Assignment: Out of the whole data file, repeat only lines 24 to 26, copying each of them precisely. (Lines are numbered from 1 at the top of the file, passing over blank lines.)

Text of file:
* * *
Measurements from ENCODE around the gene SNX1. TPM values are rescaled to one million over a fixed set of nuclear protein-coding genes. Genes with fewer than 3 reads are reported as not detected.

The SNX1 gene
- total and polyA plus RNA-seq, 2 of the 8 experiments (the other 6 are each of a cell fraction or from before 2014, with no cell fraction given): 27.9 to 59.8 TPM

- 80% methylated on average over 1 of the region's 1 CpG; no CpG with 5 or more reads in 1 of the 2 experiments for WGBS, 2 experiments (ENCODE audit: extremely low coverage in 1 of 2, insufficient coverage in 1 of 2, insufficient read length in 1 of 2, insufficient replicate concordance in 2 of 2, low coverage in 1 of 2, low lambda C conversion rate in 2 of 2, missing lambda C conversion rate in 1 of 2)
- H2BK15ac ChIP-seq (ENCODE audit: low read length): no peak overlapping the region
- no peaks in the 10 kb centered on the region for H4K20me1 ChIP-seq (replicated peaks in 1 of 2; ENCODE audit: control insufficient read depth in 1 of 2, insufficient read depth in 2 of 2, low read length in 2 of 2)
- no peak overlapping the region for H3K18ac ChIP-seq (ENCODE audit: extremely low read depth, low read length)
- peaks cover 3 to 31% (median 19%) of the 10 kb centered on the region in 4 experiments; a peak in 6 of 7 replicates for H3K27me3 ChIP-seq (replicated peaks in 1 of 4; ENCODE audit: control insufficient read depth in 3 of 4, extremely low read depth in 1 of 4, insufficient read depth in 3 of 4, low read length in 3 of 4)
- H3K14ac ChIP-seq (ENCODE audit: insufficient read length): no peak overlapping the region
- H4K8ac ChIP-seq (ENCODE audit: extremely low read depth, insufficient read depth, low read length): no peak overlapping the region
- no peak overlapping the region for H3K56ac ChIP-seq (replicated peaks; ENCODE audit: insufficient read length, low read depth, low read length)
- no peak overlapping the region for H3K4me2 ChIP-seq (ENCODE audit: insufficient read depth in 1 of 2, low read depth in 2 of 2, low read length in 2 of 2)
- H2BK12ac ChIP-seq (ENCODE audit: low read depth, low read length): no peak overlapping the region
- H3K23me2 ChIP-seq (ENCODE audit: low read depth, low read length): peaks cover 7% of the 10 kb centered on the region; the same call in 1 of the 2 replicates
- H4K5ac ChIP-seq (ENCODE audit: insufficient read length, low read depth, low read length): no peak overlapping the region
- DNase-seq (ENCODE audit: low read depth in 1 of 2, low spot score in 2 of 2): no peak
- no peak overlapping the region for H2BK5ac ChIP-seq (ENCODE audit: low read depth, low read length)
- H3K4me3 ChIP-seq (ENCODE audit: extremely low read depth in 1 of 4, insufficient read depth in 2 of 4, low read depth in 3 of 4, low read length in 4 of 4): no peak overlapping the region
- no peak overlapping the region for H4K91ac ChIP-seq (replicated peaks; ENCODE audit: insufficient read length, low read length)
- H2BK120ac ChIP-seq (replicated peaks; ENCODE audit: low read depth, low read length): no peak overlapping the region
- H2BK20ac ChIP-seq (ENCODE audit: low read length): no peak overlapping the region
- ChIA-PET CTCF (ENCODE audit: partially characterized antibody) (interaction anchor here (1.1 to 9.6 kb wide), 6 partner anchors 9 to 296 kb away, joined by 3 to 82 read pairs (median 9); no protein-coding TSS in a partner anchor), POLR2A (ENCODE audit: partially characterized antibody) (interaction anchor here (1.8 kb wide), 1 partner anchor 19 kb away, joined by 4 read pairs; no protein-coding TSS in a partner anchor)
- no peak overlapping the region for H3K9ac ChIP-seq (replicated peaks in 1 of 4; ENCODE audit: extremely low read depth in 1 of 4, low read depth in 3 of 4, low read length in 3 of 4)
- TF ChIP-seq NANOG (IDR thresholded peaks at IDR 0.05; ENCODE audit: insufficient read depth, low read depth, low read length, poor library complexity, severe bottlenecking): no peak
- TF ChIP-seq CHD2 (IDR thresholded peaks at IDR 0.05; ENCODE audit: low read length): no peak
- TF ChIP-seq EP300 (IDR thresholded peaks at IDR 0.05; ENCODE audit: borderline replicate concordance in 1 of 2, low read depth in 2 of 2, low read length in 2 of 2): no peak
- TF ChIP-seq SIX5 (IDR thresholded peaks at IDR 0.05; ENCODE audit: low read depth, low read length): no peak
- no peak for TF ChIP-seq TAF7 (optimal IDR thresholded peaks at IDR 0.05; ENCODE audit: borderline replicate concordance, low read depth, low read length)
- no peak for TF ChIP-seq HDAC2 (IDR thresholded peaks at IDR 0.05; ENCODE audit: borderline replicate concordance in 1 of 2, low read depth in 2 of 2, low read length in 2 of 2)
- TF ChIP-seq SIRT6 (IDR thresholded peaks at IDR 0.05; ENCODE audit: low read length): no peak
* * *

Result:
- TF ChIP-seq NANOG (IDR thresholded peaks at IDR 0.05; ENCODE audit: insufficient read depth, low read depth, low read length, poor library complexity, severe bottlenecking): no peak
- TF ChIP-seq CHD2 (IDR thresholded peaks at IDR 0.05; ENCODE audit: low read length): no peak
- TF ChIP-seq EP300 (IDR thresholded peaks at IDR 0.05; ENCODE audit: borderline replicate concordance in 1 of 2, low read depth in 2 of 2, low read length in 2 of 2): no peak